It may well be that the hitters felt the need to carry the load while the starters found themselves, resulting in a deviation from their usual approaches.

Now that the rotation has realized an equilibrium, the lineup could soon follow suit. Gone is the need to dig out from early-inning holes created by poor starting pitching. The Sox scored 20 runs in their sweep of the Angels, but thanks to the dominance of their starters, could have won all four with just eight.

Relieved of the need to make up for their own pitchers' mistakes, the lineup just might be ready to enjoy a streak similar to one currently being enjoyed by their starters.

Sean McAdam can be reached at Sean on Twitter at http:twitter.comsean_mcadam

Eduardo Rodriguez, Hanley Ramirez each have surgery


Eduardo Rodriguez, Hanley Ramirez each have surgery

BOSTON — Maybe now there's more reason to think Hanley Ramirez can have a rebound season in 2018. And left-hander Eduardo Rodriguez will be recovering from knee surgery and likely miss the start of the season.  

Ramirez and Rodriguez each had surgery on Tuesday. Ramirez, the designated hitter and first baseman who turns 34 in December, had left shoulder surgery, an announcement he made on Twitter with a picture of himself at the hospital. 

Ramirez's surgery is considered relatively minor. Rodriguez's right knee ligament reconstruction surgery, however, has a recovery time of six months, meaning he'll likely miss spring training and the start of the season. So, again, the Sox' starting pitching depth will have to be addressed in the offseason.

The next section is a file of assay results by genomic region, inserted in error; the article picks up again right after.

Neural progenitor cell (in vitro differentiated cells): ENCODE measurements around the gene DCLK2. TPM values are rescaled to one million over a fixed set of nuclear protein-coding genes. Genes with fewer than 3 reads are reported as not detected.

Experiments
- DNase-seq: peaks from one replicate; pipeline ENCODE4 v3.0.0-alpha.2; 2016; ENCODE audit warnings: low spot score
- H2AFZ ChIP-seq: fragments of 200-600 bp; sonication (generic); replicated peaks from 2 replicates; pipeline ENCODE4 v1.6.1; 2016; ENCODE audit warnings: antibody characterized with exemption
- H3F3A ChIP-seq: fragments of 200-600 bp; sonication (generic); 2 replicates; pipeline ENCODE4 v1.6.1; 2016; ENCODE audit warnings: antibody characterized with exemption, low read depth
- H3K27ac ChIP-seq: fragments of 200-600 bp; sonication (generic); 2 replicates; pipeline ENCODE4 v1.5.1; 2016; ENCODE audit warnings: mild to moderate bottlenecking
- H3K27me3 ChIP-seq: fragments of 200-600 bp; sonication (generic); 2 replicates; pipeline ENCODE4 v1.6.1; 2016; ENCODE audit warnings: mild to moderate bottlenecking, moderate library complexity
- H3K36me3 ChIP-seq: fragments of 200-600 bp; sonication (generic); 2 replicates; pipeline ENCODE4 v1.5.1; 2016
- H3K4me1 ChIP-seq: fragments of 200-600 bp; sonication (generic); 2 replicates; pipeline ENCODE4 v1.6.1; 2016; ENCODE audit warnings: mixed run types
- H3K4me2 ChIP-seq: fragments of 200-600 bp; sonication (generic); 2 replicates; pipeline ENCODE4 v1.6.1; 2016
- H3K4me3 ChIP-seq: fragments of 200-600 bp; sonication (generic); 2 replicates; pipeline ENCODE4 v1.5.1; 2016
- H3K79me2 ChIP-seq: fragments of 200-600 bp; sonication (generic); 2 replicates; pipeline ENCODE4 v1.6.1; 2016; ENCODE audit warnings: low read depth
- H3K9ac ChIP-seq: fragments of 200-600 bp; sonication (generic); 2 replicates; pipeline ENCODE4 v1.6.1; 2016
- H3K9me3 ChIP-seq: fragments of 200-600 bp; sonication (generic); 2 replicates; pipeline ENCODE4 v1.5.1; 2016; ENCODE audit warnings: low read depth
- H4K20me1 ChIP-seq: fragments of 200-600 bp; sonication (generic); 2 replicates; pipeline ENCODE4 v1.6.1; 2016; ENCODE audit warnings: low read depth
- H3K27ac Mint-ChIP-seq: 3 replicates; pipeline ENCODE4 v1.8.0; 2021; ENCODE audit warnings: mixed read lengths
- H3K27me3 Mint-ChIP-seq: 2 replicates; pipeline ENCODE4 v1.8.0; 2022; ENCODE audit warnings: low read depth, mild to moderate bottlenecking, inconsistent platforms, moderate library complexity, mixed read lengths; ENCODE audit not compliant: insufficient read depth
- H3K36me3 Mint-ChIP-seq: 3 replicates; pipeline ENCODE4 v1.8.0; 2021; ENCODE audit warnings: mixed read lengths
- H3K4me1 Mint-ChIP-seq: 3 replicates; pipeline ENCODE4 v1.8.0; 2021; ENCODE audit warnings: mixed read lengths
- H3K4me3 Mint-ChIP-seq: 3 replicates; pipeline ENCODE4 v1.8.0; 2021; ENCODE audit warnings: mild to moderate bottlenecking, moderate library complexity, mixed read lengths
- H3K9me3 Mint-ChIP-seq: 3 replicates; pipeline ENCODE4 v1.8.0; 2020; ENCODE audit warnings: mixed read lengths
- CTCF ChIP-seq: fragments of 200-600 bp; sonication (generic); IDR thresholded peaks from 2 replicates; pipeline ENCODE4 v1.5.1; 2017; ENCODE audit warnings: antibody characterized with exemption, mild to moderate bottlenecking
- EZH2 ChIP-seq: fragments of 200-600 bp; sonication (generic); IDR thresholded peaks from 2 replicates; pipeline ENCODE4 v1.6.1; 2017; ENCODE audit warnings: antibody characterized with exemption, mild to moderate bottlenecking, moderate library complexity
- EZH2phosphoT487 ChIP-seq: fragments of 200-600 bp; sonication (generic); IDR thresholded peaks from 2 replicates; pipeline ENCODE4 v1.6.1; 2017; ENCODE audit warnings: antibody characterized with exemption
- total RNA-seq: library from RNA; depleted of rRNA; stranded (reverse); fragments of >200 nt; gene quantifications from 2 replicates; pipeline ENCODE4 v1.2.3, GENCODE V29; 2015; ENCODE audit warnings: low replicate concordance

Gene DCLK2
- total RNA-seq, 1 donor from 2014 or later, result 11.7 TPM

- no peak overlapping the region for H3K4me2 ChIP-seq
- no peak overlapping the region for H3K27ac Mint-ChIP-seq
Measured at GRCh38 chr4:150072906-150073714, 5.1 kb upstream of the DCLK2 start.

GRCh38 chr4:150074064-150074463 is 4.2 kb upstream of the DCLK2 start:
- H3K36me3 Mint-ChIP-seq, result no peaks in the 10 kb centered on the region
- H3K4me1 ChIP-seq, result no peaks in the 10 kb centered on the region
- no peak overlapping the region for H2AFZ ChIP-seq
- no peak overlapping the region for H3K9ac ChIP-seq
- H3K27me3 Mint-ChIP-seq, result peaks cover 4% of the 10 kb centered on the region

Rodriguez, who turns 25 in April, has had been bothered by the right knee for most of the past two seasons. He missed about six weeks this season after dislocating his knee and missed the start of the 2016 season after injuring the knee in spring training.  Rodriguez was 6-7 with a 4.19 ERA last season and is 19-20, 4.23 in 25 career appearances, 24 starts in three seasons for Boston. 

Here's what the Red Sox said in a release about the two surgeries:


BOSTON, MA – First baseman/designated hitter Hanley Ramirez and left-handed pitcher Eduardo Rodriguez underwent successful surgeries today.

Ramirez underwent a left shoulder arthroscopy and debridement. The procedure was performed by Dr. James Andrews at the Andrews Institute in Pensacola, FL. Ramirez is expected to be ready for the 2018 season.

Rodriguez underwent a right knee patellofemoral ligament reconstruction. The procedure was also performed by Dr. Andrews at the Andrews Institute in Pensacola. Rodriguez is expected to return to pitching in approximately six months.


Ramirez was bothered by both shoulders in 2017, limiting his performance at the plate and also his time at first base. He had a .750 OPS in the regular season after posting an .866 figure a year earlier. He was productive in the Sox' Division Series loss to the Astros, going 8-for-14.

Padres to interview Red Sox hitting coach Chili Davis for open position


Padres to interview Red Sox hitting coach Chili Davis for open position

BOSTON -- The coaching migration could begin soon.

Red Sox hitting coach Chili Davis is to be in San Diego on Wednesday, a baseball source told NBC Sports Boston. They have an open hitting coach position that Davis will interview for. Davis' reputation in the game remains excellent, despite some offensive drop-offs for key Sox players in 2017.

Sox president of baseball operations Dave Dombrowski said all the Sox coaches under John Farrell have permission to seek jobs elsewhere.

"I’ve  talked to all the coaching staff members," Dombrowski said last week. "They’re all signed  for 2018. What I told them  is, first  of all, I think very highly of  them. They’re good people. They’re good baseball people. I would recommend  to our new manager any of them, it’s not a problem for me, but I do believe a new manager needs to have his own coaching staff in place within approval of us and making sure that there’s proper areas coached within the club. 

"Would grant permission for any club to talk to our personnel. I know they’re signed, but I wouldn’t want to stand in their way of getting a job somewhere else if that opportunity came up. Some of them could come back, but again, I’m going to wait until we get a manager and I won’t  stand in their way of interviewing elsewhere." 

Davis could eventually land on the interview circuit for manager, as well.